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Sermons & Study Guides

Occasional Hearing Pt. 7 - (Arguments For the Practice Considered 2)

James Dodson

Occasional Hearing

(Arguments For the Practice Considered 2) 

Why should I be as one that turneth aside by the flocks of thy companions? (Song 1:7)

Question.—Is it enough to evade the arguments against occasional hearing to purpose to take the good and leave the bad? Answer.—This  purposing  supposes  in  it  an  acknowledgement  of  defect  in  the teaching  delivered  either  as  to  error  positively  held  or  partiality  in  the presentation  of  the  truth,  contrary  to  the  apostolic  spirit, cf.  Acts  20:27.    Such believe  it  is  better  to  take  something  rather  than  lack  in  entirety;  but  this supposes that means are sufficient of themselves apart from the divine blessing, Matt. 7:16.  Though all other men make this mistake, we are not at liberty to walk contrary to the command in order to obtain some supposed good, Rom. 3:8.  It is one of the marks of God’s people that they hear not the voice of strangers, John 10:5. This also supposes there exists in those so disposed a capacity to make such discernment as to take the good and leave the bad, Heb. 5:14.  Yet, those most exercised must be grated at the hearing of the truth perverted, 2 Pet. 2:8; Ps. 119:136, 139, 158.  Persons incapable of such discrimination are likely to take the bad and good together or even take the bad and leave the good, Rom. 16:17, 18.  We live in  an  age  when  most  accept  uncritically  those  things  attributed  to  a  favorite speaker, author, preacher or teacher, Prov. 14:15.  Mankind in general are likely to think lightly of error in doctrine, Ps. 58:3-5.  Question.—Is there not reason to believe there are many good both ministers and people amongst corrupt communions and, if so, what harm can come from countenancing them?  Answer.—We  do  not  presume  to  speak  to  whom  the  divine  blessing  pertains, John 3:8.  We readily grant that many pious persons remain amongst  corrupt communions just as there are corrupt members in the purest churches, Rev. 18:4; Matt. 13:24, 25.  However much pious persons are worthy of our regard, yet we are to follow no man any farther than he follows Christ, 1 Cor. 11:1. Visible saintship is not the basis or proper ground for church fellowship but agreement in doctrine and practice, Amos 3:3.  It implies a continuance and stedfastness in apostolic doctrine and practice, Acts 2:42.  The ground of church fellowship requires blamelessness on the part of both ministers and people, 1 Tim. 3:2;  2  Pet.  3:14.    Blamelessness  is  maintained  by  walking  according  to  the righteousness of the law of God, Phil. 3:6.  In this way the unity of the body is kept, Eph. 4:3.  It is in pursuit of this apostolic purity that the unity of the church manifests itself, Eph. 4:13-16.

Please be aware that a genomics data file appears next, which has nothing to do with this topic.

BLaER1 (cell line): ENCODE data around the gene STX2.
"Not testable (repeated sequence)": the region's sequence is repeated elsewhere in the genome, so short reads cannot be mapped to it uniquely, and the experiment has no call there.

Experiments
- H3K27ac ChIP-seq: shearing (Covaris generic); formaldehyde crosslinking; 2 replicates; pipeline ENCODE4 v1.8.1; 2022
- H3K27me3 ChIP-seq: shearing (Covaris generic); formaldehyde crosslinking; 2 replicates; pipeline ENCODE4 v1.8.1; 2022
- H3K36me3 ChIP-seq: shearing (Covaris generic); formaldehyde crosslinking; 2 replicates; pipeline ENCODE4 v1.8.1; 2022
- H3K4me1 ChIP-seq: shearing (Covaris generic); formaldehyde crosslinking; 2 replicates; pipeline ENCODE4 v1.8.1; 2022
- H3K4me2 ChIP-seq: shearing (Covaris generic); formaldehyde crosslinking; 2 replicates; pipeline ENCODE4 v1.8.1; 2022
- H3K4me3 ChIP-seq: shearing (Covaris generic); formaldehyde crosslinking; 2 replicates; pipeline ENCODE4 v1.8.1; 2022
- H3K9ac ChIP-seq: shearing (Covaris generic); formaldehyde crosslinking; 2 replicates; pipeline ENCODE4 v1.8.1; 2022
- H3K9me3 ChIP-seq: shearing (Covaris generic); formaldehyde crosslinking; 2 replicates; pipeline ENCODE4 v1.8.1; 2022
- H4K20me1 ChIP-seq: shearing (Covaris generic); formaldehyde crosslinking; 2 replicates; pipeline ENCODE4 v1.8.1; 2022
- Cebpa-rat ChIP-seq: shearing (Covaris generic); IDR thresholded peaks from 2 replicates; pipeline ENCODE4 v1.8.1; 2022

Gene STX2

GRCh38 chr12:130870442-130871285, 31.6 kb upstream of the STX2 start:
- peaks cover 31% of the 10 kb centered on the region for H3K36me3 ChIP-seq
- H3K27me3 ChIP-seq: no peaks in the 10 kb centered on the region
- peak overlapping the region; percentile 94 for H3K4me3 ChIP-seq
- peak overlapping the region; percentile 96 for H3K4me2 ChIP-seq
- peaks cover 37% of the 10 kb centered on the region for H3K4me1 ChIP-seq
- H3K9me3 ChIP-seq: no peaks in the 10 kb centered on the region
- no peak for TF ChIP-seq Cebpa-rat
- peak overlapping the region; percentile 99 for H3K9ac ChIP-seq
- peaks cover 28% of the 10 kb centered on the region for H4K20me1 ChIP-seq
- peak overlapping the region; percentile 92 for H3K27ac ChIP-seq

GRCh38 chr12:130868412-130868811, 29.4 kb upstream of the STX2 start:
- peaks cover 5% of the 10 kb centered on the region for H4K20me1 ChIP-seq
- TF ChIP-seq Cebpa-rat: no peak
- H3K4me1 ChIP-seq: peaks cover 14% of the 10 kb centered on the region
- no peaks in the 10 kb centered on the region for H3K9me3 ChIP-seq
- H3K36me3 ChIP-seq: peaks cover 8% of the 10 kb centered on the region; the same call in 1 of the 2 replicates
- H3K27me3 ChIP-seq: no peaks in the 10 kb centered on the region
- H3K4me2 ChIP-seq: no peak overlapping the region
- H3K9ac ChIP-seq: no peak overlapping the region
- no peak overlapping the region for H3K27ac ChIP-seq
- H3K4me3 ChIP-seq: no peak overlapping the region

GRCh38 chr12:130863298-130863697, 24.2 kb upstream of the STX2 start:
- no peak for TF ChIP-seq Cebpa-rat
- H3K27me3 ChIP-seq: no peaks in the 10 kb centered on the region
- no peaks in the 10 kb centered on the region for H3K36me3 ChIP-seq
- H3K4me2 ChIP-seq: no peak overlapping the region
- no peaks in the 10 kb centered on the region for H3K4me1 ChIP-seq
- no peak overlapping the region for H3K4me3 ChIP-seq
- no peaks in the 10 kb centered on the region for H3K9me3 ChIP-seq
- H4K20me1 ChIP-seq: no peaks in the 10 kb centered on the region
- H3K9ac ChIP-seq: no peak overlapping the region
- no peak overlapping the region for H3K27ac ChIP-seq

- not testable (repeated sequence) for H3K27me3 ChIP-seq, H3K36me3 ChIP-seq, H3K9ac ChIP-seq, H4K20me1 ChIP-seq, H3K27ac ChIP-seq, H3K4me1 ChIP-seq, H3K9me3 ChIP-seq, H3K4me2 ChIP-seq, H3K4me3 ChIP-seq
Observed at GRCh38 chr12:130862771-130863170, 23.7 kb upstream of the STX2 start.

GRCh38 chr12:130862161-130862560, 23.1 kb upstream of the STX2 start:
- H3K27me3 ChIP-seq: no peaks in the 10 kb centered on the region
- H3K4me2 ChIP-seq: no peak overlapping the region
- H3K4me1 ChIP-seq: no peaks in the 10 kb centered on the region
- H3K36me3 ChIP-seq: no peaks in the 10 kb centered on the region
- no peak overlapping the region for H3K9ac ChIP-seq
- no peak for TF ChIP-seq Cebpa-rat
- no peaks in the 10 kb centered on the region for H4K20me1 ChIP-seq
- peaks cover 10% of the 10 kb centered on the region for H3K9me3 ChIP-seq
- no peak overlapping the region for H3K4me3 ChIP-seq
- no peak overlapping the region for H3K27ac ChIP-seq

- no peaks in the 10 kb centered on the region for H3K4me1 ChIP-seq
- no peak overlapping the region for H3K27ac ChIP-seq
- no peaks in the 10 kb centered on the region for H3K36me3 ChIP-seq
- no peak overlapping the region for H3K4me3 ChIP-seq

Belief  that  the  Lord  is  graciously  present  in  corrupt  communions  with those who are pious and the judgment of charity regarding individuals in these connections  are  not  sufficient  to  overturn  the  word of  God;  our  reading  of providence is not our guide of duty, Deut. 29:29.  Communion with Christ is the privilege of the invisible church but it is no sound guide for the visible church to organize, Rev. 11:1.    Question.—Does  some  contemplated  benevolent  purpose  excuse  the  practice  of occasional hearing?  Answer.—No.    We  are  not  excused  to  sin  by  the  consideration  of  some  other good,  Rom.  6:1,  2.    The  evils  attending  the  practice  of  occasional  hearing  far outweigh any other considerations, 1 Cor. 5:6; 15:33.  It is folly to think that we can  maintain  companionship  with  the  erroneous  and  heretical  and  avoid consequences, Prov. 13:20.  Does our right and obligation to acknowledge the religious character and ecclesiastical  connection  of  persons  depend  merely  upon  circumstance  of purpose, cf. John 7:24?  Must we not consider the fact that every minister lays claim to being sent, cf. Rom. 10:15?  Is not this sending an act of government, cf. 1 Tim. 4:14-16?  If so, then all hearing is submission to the sending authority and that authority must resolve itself in obedience to Christ, 2 Cor. 5:20.